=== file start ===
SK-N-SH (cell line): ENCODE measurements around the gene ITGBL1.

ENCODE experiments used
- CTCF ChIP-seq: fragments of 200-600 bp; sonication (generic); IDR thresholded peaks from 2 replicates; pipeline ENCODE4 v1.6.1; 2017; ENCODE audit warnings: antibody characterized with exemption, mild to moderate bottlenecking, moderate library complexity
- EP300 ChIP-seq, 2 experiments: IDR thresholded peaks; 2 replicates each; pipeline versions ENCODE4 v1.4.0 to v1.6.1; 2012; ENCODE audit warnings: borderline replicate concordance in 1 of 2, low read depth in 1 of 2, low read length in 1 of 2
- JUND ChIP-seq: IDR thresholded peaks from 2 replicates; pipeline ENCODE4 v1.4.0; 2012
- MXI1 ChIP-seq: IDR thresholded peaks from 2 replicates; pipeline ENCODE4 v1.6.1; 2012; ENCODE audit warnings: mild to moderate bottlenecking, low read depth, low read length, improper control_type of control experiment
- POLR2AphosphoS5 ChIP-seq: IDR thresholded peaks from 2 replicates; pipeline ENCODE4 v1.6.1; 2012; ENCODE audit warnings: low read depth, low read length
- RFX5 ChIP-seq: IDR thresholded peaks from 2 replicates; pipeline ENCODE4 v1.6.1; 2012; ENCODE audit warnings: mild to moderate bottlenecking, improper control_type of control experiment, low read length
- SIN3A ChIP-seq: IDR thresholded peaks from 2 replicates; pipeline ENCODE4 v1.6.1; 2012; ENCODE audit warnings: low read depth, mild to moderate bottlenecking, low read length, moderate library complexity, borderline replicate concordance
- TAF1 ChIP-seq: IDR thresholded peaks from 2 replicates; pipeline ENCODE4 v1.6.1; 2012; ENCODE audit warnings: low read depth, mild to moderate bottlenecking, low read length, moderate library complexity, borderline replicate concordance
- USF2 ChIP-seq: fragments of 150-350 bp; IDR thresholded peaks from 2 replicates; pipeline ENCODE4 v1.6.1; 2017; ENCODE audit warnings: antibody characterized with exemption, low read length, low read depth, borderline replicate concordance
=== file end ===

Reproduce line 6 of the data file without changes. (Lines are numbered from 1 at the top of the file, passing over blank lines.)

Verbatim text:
- MXI1 ChIP-seq: IDR thresholded peaks from 2 replicates; pipeline ENCODE4 v1.6.1; 2012; ENCODE audit warnings: mild to moderate bottlenecking, low read depth, low read length, improper control_type of control experiment